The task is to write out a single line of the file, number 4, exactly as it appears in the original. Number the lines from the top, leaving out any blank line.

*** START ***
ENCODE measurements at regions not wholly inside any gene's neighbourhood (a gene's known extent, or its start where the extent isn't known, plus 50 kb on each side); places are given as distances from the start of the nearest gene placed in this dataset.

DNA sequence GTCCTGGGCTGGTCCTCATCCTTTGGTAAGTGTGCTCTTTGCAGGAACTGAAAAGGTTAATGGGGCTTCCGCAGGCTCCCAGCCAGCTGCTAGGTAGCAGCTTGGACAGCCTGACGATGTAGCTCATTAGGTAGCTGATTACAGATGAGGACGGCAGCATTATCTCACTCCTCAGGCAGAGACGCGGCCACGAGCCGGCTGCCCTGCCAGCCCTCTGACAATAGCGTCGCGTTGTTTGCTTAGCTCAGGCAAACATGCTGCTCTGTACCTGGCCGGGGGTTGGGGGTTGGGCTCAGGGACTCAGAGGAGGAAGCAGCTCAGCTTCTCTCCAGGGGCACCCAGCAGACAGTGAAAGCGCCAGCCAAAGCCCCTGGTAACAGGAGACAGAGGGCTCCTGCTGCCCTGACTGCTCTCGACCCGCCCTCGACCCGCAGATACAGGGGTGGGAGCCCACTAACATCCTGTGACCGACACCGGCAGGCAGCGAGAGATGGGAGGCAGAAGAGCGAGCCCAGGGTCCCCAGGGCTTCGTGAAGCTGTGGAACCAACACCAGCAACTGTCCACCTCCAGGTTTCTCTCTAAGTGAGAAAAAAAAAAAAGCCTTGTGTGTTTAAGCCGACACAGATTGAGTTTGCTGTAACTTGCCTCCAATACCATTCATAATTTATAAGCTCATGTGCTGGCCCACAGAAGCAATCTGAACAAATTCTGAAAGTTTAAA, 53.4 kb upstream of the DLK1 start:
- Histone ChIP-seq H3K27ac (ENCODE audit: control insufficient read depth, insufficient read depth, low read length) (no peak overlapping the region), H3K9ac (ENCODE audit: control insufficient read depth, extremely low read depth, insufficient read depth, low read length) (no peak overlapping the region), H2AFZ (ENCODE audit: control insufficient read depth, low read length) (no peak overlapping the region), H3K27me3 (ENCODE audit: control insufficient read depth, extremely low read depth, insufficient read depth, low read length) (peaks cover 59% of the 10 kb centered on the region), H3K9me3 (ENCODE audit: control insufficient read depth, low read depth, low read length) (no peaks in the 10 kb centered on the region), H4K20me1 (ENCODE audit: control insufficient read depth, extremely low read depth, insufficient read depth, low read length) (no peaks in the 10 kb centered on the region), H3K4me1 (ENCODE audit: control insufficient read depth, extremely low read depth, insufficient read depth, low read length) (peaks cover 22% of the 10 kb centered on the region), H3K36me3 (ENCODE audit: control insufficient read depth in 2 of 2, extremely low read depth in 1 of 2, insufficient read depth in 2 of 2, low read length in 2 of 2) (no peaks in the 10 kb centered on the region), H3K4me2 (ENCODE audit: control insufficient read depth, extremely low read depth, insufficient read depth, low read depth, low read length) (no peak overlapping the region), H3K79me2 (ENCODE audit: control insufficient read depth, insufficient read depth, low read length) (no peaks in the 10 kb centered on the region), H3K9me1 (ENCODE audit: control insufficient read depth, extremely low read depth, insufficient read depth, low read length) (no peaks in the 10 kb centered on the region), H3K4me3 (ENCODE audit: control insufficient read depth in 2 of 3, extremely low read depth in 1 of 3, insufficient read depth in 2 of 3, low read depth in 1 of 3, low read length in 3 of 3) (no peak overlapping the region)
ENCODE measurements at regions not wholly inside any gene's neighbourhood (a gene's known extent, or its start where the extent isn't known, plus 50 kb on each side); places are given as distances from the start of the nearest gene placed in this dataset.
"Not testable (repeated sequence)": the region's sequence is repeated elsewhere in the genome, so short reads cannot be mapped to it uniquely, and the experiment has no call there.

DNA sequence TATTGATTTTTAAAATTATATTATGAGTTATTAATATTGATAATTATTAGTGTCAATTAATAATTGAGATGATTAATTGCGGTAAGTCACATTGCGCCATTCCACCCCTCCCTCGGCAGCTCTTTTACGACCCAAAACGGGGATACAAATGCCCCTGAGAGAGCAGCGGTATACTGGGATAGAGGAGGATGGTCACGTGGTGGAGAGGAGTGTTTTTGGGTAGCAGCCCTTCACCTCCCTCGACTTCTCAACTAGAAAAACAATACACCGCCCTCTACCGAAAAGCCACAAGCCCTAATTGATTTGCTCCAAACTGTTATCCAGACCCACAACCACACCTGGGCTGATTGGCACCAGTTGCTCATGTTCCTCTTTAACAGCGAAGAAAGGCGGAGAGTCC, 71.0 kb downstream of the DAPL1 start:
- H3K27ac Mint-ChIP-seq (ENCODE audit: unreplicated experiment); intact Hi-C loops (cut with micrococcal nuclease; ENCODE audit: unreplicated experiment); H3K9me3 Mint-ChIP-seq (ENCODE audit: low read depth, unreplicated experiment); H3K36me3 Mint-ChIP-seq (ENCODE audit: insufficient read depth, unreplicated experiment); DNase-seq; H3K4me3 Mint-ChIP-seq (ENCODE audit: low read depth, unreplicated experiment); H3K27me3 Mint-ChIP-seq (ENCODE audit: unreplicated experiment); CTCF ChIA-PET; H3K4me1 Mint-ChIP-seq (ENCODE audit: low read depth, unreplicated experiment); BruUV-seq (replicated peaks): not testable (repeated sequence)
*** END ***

ENCODE measurements at regions not wholly inside any gene's neighbourhood (a gene's known extent, or its start where the extent isn't known, plus 50 kb on each side); places are given as distances from the start of the nearest gene placed in this dataset.